Sunday, 27 February 2011

Cornwall Wild Life Trust Photographic Group Field Trip

I have been slacking lately with my photography, stuck to the armchair and glued to the television and above all, work. However after a field trip with the Cornwall Wildlife Trust camera club I am re-invigorated. First off, we went to Swanpool at Falmouth without much success, then the group split, and a few of us visited Stithians Reservoir. The following images were all captured at Stithians.

Reed Bunting

Water Rail
Greater Spotted Woodpecker

Monday, 21 February 2011


We seem to wreak havoc with wildlife on our roads, I came across the Otter when I was on the way to work, and photographed it with my compact camera. The location , on the A30 bypassing Treneere Estate, in Penzance was unusual, and some way from water. European Otters are experiencing a successful recovery after the devastation of the pesticide DDT and over hunting, but rarely seen. I have seen very few Otters in my life time, some say that when they are seen in this way, it may indicate that they are doing well . As for me, I think it is another sad indictment of modernity.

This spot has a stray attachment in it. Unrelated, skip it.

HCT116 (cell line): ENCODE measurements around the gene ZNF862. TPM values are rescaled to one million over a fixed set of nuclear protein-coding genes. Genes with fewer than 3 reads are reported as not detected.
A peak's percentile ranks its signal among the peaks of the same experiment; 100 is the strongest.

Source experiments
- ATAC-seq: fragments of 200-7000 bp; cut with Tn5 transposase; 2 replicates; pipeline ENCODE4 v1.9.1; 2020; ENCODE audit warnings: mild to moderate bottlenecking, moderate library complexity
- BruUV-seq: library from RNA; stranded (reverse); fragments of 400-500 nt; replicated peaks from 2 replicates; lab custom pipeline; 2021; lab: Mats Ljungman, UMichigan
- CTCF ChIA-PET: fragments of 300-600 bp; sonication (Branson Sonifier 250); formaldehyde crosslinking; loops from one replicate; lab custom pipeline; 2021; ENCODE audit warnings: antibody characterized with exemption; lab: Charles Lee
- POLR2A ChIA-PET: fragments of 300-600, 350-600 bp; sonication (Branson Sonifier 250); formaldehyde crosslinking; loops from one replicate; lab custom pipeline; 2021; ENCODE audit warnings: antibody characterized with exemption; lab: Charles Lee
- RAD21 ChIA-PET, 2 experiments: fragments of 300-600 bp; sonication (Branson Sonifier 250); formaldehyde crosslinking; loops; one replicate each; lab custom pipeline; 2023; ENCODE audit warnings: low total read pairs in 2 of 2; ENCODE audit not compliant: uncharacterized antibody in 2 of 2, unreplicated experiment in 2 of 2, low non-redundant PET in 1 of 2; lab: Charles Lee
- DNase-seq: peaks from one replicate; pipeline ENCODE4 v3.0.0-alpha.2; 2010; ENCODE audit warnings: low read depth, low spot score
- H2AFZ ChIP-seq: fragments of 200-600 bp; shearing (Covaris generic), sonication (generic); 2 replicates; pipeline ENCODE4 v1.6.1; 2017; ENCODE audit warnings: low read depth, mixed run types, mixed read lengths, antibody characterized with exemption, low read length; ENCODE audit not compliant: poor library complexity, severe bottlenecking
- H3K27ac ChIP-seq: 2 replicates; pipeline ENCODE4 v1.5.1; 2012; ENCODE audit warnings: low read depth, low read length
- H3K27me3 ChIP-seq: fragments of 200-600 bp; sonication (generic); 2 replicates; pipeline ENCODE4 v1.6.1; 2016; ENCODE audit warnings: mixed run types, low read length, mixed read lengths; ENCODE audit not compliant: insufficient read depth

Early morning light made photography difficult.

Tuesday, 15 February 2011

Black Heads ( Larus ridibundus)

I stole a couple of hours off from work yesterday afternoon, to photograph the reported Whooper Swan at Drift reservoir. No luck with the Whooper so I had to resort to photographing the Black Headed Gulls. A common species in Cornwall and always obliging.

Friday, 4 February 2011

Marathon Sanderling

Since my last Sanderling post, one of the blogs I follow Fair Isle found a colour ringed Sanderling. Colour ringing interests me so I did a little research on Sanderling and found an interesting statistic.
Sanderling Marathon
A sanderling, with a departure weight of just over 100g, has flown the 6,000km from Norway to Ghana in less than five days. The bird was photographed on 11 August 2009 in chilly, damp South Norway. On 16 August a Ghanaian biologist spotted him under the coconut palms on Esiama beach. The sanderling was recognized by the coloured rings on its legs. Biologists from the University of Groningen and the University of Ghana in Accra gave the birds coloured leg rings to learn more about how they live and their survival chances. You can read more about this story here and about the IWSG Sanderling Project here . This information can be found on this web site